Does this count as a harvest?

Usually on a Monday, along with other bloggers, I join Dave over at Happy Acres and share the previous week's harvest.

Last week we didn't really harvest any vegetables. It isn't that we don't have anything to harvest. We have the usual winter crops but we just didn't need any fresh supplies at home.

I wondered if I could stretch the term harvest to include a non-edible crop. If harvest means to gather and if a crop can be anything grown with the intention of harvesting from it then maybe I can include flowers. After all, when I was teaching we decorated the church with fruit, vegetables and flowers for the annual harvest festival.

So here is my last week's harvest.
Unlike the dahlias, the chrysanthemums survived last week's frosts.
The dahlia tubers will need lifting and storing overwinter. According to James Wong the tubers are edible. Apparently the plants were first brought into the country as an edible crop. We won't be eating ours. Has anyone ever tried them?
The chrysanthemums may have survived the frosts but the wind has had an effect on the plants. Most things on our plot lean to the east.
Next year I'm hoping to grow all the chrysanthemums in one bed, that is if they make it through the winter. I'll then be able to stake them to try and combat some of the wind effect.

I'm hoping Dave forgives me including my non-edible harvest as  I am linking to Harvest Monday hosted on his blog Our Happy Acres

Friday, November 10

My favourite gardening moment -

Back in October I received an email from Walton's asking whether I had a favourite gardening story that I would like to share with them with a view to it 
possibly being included on their blog.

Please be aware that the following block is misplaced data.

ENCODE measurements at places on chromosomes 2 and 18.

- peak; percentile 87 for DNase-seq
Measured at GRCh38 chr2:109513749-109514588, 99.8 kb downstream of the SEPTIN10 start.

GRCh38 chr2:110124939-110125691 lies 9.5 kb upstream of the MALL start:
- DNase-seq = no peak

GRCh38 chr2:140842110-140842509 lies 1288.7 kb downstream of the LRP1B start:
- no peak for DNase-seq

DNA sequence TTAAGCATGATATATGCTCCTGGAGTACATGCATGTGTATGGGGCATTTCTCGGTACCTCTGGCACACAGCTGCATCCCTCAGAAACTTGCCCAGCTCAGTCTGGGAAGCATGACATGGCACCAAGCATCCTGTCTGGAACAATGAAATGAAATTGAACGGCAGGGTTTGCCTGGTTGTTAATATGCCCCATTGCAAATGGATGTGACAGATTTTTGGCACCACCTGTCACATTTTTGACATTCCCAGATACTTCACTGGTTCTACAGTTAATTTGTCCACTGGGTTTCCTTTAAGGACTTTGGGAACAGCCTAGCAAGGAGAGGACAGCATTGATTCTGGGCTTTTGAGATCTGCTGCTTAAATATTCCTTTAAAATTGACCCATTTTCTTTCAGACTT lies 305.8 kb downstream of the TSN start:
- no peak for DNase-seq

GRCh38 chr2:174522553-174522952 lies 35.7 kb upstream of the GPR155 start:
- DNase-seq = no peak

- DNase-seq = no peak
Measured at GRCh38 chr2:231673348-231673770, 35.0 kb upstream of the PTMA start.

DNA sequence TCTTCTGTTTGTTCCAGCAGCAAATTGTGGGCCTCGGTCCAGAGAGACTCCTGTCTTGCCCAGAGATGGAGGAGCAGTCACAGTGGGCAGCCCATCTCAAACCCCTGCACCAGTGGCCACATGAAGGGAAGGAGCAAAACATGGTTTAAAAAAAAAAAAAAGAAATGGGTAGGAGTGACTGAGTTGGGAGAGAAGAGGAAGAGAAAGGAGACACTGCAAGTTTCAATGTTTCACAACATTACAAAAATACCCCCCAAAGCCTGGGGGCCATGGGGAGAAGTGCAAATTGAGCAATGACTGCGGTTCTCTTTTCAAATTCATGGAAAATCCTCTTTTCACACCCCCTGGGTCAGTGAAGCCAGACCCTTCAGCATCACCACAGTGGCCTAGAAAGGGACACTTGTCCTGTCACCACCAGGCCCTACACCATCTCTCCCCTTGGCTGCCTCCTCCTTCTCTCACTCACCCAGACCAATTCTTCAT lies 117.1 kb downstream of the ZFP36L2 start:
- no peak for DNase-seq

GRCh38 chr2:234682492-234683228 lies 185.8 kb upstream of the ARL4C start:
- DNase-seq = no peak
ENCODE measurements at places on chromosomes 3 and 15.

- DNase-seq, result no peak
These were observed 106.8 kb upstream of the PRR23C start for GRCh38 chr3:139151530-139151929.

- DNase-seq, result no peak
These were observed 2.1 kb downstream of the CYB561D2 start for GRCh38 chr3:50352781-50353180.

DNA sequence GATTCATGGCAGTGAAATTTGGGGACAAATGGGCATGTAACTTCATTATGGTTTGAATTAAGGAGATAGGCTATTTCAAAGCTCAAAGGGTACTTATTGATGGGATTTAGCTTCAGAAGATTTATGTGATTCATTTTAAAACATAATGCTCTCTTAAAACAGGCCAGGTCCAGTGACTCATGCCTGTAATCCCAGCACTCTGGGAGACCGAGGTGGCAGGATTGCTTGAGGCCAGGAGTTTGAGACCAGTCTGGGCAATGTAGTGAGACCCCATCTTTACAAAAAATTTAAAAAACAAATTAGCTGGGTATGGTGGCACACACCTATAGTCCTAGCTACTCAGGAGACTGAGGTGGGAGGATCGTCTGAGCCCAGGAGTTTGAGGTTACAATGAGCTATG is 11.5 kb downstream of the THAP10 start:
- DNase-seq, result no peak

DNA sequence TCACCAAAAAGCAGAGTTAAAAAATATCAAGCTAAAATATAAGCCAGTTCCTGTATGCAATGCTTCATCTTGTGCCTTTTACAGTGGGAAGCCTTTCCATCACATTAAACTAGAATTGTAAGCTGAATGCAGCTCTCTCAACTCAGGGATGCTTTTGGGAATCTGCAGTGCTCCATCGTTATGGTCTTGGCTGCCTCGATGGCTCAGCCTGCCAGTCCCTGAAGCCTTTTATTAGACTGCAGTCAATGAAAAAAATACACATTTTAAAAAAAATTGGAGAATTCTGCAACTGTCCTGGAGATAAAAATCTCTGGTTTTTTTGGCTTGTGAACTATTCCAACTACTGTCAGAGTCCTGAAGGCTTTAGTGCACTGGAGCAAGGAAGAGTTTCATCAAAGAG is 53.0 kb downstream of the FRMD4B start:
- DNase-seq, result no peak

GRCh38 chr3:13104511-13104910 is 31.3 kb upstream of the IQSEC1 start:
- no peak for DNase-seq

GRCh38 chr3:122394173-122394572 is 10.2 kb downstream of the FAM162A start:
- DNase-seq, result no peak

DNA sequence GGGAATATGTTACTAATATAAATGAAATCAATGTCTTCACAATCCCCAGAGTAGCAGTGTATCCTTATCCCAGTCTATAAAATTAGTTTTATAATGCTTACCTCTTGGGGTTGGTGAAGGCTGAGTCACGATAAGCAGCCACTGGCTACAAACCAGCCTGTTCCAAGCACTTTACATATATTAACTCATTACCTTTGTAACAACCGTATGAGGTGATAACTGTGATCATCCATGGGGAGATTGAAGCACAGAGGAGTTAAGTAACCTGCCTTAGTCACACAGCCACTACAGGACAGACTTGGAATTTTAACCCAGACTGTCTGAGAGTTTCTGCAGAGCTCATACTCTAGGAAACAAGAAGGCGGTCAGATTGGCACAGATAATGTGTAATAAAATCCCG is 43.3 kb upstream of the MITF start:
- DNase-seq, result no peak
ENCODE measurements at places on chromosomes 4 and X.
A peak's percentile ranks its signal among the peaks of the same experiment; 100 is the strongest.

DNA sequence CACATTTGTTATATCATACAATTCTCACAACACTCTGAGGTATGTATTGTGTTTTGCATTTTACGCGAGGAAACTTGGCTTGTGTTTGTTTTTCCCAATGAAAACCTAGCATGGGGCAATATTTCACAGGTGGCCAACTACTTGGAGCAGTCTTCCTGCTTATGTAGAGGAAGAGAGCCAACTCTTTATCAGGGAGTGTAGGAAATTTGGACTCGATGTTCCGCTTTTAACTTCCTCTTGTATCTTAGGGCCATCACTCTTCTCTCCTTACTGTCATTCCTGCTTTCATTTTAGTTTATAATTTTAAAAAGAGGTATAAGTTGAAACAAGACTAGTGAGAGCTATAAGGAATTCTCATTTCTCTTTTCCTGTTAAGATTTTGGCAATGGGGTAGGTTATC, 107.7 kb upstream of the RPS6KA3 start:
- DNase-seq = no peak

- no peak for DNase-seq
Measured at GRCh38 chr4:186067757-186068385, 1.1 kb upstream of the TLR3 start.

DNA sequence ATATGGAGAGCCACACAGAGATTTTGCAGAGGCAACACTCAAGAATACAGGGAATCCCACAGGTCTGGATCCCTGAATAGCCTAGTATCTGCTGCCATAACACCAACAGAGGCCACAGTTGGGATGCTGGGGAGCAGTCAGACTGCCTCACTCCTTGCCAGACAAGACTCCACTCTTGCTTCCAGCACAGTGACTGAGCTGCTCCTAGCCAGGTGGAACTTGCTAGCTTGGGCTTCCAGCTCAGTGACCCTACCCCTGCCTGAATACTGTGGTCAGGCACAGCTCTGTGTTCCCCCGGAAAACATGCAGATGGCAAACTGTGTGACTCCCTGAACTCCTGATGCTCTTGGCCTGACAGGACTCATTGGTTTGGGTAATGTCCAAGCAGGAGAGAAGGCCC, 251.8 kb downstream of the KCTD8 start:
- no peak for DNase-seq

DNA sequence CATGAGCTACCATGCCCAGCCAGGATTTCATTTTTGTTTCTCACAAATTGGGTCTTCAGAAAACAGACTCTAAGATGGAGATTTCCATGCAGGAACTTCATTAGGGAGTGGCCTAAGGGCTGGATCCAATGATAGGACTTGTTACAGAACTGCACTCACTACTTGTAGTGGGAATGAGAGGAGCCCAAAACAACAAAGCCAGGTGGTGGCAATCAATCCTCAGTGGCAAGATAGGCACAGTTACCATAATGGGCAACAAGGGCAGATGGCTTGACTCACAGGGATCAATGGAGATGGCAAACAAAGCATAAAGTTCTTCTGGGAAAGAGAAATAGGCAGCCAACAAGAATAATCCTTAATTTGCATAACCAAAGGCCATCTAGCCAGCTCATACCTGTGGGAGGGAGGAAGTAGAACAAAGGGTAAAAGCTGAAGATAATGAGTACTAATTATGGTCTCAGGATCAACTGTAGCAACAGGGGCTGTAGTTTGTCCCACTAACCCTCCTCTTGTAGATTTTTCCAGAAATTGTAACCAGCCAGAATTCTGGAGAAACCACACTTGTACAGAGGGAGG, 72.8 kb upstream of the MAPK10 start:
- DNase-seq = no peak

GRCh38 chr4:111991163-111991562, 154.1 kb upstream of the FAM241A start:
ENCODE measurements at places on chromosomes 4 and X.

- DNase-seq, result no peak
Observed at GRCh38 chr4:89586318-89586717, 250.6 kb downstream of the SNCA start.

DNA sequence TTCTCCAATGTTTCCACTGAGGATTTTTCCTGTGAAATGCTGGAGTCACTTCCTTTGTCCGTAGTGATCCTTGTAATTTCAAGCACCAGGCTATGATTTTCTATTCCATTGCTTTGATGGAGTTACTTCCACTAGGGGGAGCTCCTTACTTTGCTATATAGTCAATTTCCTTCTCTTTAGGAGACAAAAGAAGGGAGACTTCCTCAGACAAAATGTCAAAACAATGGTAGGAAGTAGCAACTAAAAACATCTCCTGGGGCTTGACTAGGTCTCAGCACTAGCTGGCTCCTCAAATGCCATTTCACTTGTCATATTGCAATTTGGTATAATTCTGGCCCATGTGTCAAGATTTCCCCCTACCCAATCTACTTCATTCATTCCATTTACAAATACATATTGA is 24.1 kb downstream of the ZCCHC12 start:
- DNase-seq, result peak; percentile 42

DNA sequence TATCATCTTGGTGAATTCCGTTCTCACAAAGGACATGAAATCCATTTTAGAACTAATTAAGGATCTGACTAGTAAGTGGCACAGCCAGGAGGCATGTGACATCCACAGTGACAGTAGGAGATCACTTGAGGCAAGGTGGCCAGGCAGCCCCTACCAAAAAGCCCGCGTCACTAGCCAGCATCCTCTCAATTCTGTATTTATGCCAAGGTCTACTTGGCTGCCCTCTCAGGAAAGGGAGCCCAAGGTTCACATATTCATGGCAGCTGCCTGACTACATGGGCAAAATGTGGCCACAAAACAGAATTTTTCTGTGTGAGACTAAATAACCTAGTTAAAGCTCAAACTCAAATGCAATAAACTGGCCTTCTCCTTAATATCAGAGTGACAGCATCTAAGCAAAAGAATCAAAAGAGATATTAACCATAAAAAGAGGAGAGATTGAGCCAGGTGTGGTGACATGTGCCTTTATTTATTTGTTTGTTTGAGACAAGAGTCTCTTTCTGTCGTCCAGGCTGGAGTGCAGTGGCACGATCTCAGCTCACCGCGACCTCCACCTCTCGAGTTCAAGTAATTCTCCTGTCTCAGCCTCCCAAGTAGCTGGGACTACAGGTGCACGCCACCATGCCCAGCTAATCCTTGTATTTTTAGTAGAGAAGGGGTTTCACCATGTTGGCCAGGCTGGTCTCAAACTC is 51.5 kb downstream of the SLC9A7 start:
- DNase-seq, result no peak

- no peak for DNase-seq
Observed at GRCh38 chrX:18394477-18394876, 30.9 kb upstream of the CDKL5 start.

As it came at a time when we were spending more time indoors, I decided to send them a story.

The event that I decided to share was when we uncovered a nest of hedgehogs back in 2005..

Then last week I received another email saying that my story had been chosen for inclusion on the Walton's blog along with stories from another five bloggers. (maybe they only received six stories).

They went on to say that they were entering the six stories in a competition that they were running, something that wasn't mentioned in the first email.

Anyway if you would like to read the stories they are published here

I don't expect to win the competition but hopefully I will receive some votes so that I'm not too embarrassed.

If you wish to vote for one of the stories - not necessarily mine there is an option to do this.

Wednesday, November 8

Feline comfort

Monday, November 6

Diminishing returns

We have only a small harvest to share with you this week. Things are starting to fall off as we head towards the time when the allotment is somewhat dormant.

Also we have vegetables in storage that we are using and so we are only harvesting the vegetables still on the plot as we need them. Most will spend winter in the ground and be harvested as required. Despite that we have had a couple of firsts - leeks and parsnips.
2 November
The leeks above are rather thin but nevertheless are perfectly usable,

The carrots continue to be disappointing and will require a fair bit of preparation before using.